Brown Is the New Green
Empty8 p.m. Wednesday, Sept. 12
KCET Los Angeles
If the full title is confusing ("Brown Is the New Green: George Lopez and the American Dream"), at least it accurately reflects the multiple themes of this one-hour documentary.
Through facts, interviews, film clips and clever graphics, it explains Latinos to non-Latinos as it weaves in and out of the personal story of comedian George Lopez. Here and there, useful nuggets of information come to the surface, mostly in a haphazard way.
For example, the docu, produced and directed by Phillip Rodriguez and funded in part by Latino Public Broadcasting, says at the outset that Latinos, 44.7 million strong, are America's largest minority. Curiously, most don't consider themselves part of that group but, instead, identify with their country of origin, according to this program. The docu asserts Latinos are lumped together for the convenience of the federal government and marketers. They also are lumped together by Rodriguez, who draws no distinctions among Latinos during the rest of the program.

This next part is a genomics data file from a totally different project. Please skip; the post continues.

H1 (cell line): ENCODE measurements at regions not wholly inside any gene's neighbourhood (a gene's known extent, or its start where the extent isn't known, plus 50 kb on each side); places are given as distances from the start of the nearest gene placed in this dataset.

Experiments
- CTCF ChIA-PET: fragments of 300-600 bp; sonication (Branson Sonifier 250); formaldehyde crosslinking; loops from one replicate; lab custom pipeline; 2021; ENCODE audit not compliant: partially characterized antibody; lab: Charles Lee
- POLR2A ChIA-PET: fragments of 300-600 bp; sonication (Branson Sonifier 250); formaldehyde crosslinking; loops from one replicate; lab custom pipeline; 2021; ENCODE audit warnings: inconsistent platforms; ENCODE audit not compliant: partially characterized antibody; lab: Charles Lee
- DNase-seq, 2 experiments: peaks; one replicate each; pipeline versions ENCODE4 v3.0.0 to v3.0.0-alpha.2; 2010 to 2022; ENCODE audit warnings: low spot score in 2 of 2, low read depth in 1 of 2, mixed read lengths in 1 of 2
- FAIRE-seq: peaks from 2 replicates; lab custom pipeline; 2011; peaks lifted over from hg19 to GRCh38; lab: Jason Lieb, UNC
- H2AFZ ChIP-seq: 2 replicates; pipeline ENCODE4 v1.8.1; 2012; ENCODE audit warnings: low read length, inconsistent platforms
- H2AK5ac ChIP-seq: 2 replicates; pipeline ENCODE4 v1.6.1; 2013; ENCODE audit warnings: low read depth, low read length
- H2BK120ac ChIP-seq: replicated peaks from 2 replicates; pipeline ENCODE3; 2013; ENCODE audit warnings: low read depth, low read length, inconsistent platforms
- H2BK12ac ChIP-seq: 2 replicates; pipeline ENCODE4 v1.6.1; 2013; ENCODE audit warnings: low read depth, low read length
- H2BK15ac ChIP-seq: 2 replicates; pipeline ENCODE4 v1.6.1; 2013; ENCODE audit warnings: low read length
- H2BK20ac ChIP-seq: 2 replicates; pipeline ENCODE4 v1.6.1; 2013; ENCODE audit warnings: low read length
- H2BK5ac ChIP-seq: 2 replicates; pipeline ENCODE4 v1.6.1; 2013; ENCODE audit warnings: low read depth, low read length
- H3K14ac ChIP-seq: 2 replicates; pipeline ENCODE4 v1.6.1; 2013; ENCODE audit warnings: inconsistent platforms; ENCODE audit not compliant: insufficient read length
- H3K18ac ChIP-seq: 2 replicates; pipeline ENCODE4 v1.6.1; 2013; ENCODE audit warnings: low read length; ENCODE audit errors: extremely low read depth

Interviewees include Bill Dana, whose Jose Jiminez character was considered demeaning to some. Along with the Frito Bandito and others, we get a sampling of the thoughtless depiction of Latinos 30 and 40 years ago. What's puzzling is why clips from the Dana interview keep popping up throughout the hour.
The docu celebrates the success of "The George Lopez Show" on ABC only to close with a footnote that the sitcom was canceled in May, to be replaced by one about cavemen. That's true, but slightly disingenuous because -- like Lopez's show -- the cavemen comedy, regardless of how well it comes off, also explores societal prejudice with humor.